Even then, the safe country provision is permissory, and creates no obligation on a receiving state to invoke the provision. And crucially, it creates no obligation, legal or otherwise, on the potential refugee to demand asylum in any particular country. The EU Charter of Fundamental Rights itself guarantees a right to asylum, with no expressed caveats.

Moreover, the legal definition of a refugee applies to any person who, by reasons of fear of persecution, "is outside the country of his nationality and is unable or, owing to such fear, is unwilling to avail himself of the protection of that country" and is "unable or unwilling to return to it".

In other words, refugee status is defined by a person being outside their country of origin and being unable to return to it. It applies for as long as those criteria prevail, unless a person is able to acquire new nationality from a receiver state. The status does not depend in any way the location of the person once they have left their country of origin, or on how many countries they have travelled through.

Thus, those who claim that the potential refugees in Calais have no right to seek asylum in the UK are simply wrong.  This is misinformation of the highest order 

Nevertheless, under current national immigration rules, the UK reserves the right under the EU's Dublin regulations to return migrants to the EU Member State where they first arrived (see para 345). But, as we remarked in our earlier piece, this is so hedged with caveats that only just over a thousand Dublin requests are made in a typical year, while incoming requests in 2012 actually exceeded outgoing. In all cases, though the number of actual transfers is considerably less.

Nothing there or anywhere else in any way interferes with the right of someone seeking international protection to demand asylum in any country of their choosing - as long as they are actually on the territory of that country. No one in the process of so doing can be prosecuted for a breach of immigration rules in entering a country for that purpose. There cannot be, therefore, any such thing as an "illegal asylum seeker". By that measure, people seeking asylum are not illegal immigrants.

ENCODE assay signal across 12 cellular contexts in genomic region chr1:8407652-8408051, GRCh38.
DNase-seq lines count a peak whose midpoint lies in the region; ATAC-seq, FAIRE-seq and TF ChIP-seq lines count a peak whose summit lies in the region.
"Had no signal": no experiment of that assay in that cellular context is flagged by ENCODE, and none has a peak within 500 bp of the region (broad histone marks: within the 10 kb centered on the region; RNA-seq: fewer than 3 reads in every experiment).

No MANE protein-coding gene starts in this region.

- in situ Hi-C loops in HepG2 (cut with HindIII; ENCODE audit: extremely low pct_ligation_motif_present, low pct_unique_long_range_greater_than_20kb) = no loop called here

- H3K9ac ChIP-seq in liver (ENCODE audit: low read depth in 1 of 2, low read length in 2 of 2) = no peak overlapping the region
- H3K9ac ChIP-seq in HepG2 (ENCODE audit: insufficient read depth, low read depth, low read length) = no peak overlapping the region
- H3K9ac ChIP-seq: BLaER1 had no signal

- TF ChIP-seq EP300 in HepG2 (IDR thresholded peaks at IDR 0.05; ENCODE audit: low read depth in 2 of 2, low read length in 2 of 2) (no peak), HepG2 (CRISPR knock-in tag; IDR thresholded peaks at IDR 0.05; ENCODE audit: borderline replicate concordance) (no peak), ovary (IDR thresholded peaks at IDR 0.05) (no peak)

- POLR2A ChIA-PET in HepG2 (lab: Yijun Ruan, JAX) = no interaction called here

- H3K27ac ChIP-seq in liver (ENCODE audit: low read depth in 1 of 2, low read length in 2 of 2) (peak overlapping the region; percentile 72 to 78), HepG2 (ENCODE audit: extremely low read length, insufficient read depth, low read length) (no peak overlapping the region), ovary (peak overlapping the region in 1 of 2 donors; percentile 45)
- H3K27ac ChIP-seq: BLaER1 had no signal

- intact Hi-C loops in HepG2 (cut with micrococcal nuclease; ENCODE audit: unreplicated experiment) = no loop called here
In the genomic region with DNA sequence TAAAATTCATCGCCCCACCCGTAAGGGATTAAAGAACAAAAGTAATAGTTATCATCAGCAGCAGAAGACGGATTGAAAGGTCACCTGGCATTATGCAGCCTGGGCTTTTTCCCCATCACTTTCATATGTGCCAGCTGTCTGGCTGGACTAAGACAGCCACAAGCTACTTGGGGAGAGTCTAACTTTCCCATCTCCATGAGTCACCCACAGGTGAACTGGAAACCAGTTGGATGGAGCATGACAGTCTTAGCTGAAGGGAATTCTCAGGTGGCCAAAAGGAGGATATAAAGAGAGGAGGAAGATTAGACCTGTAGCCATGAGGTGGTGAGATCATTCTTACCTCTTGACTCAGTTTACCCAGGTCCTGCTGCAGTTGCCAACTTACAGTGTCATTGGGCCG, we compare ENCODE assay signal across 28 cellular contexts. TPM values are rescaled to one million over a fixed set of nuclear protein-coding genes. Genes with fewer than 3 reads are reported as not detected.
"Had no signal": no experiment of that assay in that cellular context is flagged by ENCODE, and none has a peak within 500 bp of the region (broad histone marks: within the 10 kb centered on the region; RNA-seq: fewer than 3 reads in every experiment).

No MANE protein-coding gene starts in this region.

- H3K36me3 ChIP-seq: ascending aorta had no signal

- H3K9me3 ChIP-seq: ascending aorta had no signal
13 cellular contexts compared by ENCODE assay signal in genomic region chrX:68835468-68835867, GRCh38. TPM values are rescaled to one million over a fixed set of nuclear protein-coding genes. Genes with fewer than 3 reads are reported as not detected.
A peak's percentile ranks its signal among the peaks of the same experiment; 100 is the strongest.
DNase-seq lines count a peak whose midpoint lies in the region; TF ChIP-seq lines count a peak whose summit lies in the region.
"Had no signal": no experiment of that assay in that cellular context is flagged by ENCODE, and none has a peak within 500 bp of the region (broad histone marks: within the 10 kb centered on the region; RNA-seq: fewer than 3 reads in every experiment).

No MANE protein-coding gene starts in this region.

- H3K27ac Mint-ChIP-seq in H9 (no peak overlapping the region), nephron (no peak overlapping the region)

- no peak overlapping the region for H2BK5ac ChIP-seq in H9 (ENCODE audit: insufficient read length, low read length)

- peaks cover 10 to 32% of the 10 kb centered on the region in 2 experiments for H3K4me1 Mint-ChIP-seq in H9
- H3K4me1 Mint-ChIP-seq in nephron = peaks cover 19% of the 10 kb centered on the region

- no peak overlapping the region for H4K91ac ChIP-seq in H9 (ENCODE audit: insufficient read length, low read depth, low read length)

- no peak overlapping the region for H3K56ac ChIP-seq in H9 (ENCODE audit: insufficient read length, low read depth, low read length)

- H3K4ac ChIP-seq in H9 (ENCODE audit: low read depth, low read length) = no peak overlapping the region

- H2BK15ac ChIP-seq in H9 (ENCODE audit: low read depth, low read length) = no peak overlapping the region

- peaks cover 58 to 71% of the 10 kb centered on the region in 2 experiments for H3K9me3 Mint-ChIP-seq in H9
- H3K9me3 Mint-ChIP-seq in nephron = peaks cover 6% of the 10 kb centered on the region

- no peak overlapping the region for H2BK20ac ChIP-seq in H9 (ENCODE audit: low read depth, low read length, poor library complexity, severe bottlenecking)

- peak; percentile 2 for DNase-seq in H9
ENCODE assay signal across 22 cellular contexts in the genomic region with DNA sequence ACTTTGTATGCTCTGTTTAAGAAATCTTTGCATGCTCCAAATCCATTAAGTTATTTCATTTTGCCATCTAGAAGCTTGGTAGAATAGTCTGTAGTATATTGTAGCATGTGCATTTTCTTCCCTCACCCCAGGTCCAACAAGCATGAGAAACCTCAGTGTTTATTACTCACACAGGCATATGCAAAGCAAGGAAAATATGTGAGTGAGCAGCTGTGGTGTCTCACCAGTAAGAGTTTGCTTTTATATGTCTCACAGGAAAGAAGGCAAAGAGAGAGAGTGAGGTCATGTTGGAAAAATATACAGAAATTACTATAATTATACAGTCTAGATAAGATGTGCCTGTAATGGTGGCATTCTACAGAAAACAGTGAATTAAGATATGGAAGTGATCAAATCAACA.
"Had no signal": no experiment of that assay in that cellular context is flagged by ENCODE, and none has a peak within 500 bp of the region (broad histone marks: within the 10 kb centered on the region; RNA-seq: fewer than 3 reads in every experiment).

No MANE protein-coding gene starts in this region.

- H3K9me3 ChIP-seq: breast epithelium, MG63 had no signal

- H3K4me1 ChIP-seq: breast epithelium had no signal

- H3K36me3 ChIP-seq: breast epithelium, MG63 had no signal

Should Dublin Regulations be invoked, not the least of the requirements to be satisfied in transferring an asylum seeker from one country to the other is the ability to guarantee "effective protection" in that country, a provision impinged upon also by the European Convention on Human Rights (which must be taken into account in implementing EU law).

This is explored here at length. From this emerges the "complicity principle", "which prevents any country sending any person to another country knowing that the latter will violate rights which the sending country is itself obligated to respect".

Given human rights rulings on France and Germany, this further complicates issues. The simplistic bleatings of the pundits are very far from describing the situation with any accuracy.

And, on that basis, Leoluca Orlando in Palermo has a point. As members of the EU, we are parties to the train-wreck asylum policy that fences off legitimate asylum seekers and forces them to make their perilous journeys across the Mediterranean.

There are those, as we have seen, who are advocating genocide, or would condone it. But, for the rest of us, "genocide by default" is a legitimate charge. We cannot walk away from this. As long as we remain in the EU, we are part of it.